We are given a regular icosahedron having three red vertices. Show that it has a vertex that has at least two red neighbours.

Some students have been working out the number of strands needed for different sizes of cable. Can you make sense of their solutions?

An irregular tetrahedron is composed of four different triangles. Can such a tetrahedron be constructed where the side lengths are 4, 5, 6, 7, 8 and 9 units of length?

This task depends on groups working collaboratively, discussing and reasoning to agree a final product.

Square numbers can be represented as the sum of consecutive odd numbers. What is the sum of 1 + 3 + ..... + 149 + 151 + 153?

When dice land edge-up, we usually roll again. But what if we didn't...?

Can you maximise the area available to a grazing goat?

What is the shape of wrapping paper that you would need to completely wrap this model?

Build gnomons that are related to the Fibonacci sequence and try to explain why this is possible.

Four rods, two of length a and two of length b, are linked to form a kite. The linkage is moveable so that the angles change. What is the maximum area of the kite?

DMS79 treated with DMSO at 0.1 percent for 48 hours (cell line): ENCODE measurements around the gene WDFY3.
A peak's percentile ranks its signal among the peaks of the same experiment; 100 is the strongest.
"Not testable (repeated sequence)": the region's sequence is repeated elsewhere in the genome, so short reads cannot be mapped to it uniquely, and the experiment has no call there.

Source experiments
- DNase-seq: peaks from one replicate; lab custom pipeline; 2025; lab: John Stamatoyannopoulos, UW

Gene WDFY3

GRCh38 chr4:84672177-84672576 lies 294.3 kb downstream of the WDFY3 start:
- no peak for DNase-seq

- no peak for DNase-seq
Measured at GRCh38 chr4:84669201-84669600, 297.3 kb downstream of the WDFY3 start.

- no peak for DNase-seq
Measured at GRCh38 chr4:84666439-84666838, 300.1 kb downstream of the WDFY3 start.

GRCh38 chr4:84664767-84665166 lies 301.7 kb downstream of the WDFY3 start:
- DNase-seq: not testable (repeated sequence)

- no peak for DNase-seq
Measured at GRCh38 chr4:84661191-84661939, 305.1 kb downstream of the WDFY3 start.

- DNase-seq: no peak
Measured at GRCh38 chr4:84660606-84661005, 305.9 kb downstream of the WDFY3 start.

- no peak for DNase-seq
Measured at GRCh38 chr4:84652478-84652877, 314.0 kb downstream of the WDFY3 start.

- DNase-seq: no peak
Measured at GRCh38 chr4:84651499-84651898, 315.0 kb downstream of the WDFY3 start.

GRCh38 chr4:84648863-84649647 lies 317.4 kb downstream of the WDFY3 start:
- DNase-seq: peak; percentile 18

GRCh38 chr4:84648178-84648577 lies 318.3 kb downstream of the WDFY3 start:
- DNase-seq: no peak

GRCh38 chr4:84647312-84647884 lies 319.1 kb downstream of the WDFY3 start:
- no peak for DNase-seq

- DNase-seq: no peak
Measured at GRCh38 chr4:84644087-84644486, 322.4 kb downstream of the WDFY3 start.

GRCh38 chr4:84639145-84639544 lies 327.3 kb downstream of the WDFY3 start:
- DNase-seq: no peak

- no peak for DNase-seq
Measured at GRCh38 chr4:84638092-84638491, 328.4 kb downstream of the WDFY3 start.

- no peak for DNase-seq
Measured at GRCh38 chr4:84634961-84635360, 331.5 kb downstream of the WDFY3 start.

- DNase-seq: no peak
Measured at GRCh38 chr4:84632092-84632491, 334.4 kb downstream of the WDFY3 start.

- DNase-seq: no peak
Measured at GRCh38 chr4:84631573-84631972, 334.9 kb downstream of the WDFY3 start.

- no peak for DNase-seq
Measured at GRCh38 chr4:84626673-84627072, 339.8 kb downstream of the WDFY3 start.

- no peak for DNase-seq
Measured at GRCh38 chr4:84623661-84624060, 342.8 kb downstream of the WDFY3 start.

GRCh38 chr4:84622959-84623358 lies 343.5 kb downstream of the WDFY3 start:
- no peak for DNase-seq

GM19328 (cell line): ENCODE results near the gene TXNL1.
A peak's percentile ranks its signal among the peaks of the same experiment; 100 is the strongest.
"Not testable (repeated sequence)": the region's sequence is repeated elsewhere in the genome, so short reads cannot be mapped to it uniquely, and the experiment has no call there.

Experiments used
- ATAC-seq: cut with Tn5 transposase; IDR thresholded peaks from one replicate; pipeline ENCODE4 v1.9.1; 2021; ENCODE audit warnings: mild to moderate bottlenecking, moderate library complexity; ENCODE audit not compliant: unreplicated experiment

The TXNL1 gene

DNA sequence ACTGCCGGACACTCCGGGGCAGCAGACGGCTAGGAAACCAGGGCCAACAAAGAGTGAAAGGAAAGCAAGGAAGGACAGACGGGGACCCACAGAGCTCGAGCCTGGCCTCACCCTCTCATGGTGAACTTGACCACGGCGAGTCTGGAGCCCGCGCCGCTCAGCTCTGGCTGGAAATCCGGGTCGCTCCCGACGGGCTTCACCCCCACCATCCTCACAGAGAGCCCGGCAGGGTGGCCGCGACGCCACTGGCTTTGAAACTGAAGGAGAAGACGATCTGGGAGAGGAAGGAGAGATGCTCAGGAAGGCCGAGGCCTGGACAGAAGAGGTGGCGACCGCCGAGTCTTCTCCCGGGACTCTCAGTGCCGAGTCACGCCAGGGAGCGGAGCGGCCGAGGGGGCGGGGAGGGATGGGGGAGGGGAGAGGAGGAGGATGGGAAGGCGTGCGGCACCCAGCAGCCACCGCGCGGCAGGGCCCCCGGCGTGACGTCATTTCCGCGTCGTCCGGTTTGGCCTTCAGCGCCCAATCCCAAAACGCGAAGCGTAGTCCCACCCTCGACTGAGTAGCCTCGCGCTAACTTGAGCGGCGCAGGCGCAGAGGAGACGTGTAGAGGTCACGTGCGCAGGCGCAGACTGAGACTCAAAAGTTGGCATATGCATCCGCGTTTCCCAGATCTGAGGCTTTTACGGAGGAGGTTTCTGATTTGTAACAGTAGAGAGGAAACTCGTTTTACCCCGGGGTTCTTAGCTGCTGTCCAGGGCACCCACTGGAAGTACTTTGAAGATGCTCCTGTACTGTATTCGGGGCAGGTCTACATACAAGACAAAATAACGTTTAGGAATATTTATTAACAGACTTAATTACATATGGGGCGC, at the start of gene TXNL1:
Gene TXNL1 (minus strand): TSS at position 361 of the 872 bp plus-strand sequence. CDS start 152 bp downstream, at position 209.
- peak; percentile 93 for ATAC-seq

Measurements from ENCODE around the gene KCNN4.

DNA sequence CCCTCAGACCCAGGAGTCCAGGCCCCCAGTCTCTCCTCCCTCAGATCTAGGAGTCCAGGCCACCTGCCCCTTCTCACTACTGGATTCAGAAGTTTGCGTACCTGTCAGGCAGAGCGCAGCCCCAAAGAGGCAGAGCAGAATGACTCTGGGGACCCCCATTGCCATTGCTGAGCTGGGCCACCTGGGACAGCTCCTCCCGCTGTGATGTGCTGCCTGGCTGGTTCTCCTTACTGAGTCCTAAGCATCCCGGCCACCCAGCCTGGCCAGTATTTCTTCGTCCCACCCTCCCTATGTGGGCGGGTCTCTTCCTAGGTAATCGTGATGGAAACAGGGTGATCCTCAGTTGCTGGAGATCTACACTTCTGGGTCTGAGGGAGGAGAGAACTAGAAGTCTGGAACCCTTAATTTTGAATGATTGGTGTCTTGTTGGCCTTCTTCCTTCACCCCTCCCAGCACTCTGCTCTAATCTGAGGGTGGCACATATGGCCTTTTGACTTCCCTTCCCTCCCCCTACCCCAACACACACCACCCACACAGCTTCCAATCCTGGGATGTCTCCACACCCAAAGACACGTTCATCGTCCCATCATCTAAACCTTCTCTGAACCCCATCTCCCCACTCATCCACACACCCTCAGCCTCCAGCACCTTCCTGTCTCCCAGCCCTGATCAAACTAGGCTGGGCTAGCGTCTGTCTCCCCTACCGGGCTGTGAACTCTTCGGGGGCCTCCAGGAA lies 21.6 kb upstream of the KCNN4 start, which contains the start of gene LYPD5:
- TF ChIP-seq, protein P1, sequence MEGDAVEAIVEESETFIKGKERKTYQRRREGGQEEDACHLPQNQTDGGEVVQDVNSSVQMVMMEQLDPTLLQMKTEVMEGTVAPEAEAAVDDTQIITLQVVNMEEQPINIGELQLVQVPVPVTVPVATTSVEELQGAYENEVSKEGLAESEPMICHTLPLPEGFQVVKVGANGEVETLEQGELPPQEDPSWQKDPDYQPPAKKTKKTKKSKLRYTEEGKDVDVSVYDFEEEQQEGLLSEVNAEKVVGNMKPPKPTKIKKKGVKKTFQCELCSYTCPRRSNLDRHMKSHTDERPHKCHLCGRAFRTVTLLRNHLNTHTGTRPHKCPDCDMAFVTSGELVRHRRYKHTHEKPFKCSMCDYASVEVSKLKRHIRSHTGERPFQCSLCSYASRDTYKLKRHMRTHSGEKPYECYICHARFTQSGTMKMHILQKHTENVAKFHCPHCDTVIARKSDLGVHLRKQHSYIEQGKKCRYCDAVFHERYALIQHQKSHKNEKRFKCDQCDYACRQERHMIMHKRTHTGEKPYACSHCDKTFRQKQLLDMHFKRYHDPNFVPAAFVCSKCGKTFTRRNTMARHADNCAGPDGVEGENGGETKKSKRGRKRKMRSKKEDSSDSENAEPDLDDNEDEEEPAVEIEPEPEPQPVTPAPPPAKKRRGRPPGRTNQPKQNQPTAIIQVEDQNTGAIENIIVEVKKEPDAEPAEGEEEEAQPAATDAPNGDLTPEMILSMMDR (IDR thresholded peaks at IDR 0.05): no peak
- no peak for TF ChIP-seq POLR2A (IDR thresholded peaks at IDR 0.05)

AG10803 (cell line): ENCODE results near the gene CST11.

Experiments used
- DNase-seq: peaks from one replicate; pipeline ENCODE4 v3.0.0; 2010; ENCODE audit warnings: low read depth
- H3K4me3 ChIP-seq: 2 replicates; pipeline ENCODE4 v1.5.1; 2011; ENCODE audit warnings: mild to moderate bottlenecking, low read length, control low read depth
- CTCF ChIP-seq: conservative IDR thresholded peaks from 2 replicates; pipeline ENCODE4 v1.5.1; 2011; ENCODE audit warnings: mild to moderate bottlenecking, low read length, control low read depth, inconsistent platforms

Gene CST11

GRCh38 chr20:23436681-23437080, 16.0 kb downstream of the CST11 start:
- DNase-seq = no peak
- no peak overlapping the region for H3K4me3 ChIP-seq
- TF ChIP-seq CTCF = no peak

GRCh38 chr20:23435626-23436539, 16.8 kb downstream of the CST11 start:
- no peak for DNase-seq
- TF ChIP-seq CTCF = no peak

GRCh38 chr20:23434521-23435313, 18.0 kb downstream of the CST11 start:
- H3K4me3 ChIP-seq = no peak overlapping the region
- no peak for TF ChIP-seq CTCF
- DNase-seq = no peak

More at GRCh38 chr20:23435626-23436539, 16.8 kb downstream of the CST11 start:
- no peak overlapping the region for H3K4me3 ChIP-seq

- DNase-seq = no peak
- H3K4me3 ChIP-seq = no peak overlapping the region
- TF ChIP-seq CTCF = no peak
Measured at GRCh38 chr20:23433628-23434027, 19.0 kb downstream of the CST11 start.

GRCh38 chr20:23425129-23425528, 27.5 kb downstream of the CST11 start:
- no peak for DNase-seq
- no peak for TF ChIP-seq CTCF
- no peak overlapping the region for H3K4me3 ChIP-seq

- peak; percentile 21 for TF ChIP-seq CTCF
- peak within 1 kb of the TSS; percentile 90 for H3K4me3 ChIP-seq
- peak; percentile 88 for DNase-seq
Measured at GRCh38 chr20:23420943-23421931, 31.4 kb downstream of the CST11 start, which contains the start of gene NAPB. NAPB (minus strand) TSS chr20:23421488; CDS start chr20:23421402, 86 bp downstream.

A Hamiltonian circuit is a continuous path in a graph that passes through each of the vertices exactly once and returns to the start. How many Hamiltonian circuits can you find in these graphs?

Seven small rectangular pictures have one inch wide frames. The frames are removed and the pictures are fitted together like a jigsaw to make a rectangle of length 12 inches. Find the dimensions of. . . .

ABCD is a regular tetrahedron and the points P, Q, R and S are the midpoints of the edges AB, BD, CD and CA. Prove that PQRS is a square.

Can you describe this route to infinity? Where will the arrows take you next?

Is it possible to remove ten unit cubes from a 3 by 3 by 3 cube so that the surface area of the remaining solid is the same as the surface area of the original?

Watch these videos to see how Phoebe, Alice and Luke chose to draw 7 squares. How would they draw 100?

Is it possible to rearrange the numbers 1,2......12 around a clock face in such a way that every two numbers in adjacent positions differ by any of 3, 4 or 5 hours?